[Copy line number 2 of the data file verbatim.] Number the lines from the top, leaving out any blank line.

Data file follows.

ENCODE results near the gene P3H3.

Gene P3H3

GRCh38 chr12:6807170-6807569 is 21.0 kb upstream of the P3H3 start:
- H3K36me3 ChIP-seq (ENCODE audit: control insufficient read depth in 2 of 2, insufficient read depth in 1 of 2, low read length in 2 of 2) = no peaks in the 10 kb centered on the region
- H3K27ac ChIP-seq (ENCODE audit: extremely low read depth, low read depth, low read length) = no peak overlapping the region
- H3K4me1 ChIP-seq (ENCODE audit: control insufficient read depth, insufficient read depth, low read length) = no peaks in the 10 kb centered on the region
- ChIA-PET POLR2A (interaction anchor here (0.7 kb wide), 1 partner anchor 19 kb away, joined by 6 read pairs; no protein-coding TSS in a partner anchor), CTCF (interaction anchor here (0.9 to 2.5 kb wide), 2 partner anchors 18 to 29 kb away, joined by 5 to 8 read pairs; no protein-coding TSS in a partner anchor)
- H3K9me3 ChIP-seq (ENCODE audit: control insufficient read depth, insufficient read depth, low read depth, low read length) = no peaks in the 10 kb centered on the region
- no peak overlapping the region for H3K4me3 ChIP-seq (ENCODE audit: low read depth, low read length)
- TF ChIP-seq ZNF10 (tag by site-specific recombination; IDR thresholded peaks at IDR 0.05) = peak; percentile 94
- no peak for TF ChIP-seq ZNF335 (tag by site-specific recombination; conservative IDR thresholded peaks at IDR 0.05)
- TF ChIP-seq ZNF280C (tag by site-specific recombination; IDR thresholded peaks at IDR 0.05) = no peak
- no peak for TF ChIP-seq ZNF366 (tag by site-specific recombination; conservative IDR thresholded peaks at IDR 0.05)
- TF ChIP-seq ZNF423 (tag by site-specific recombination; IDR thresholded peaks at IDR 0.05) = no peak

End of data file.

Gene P3H3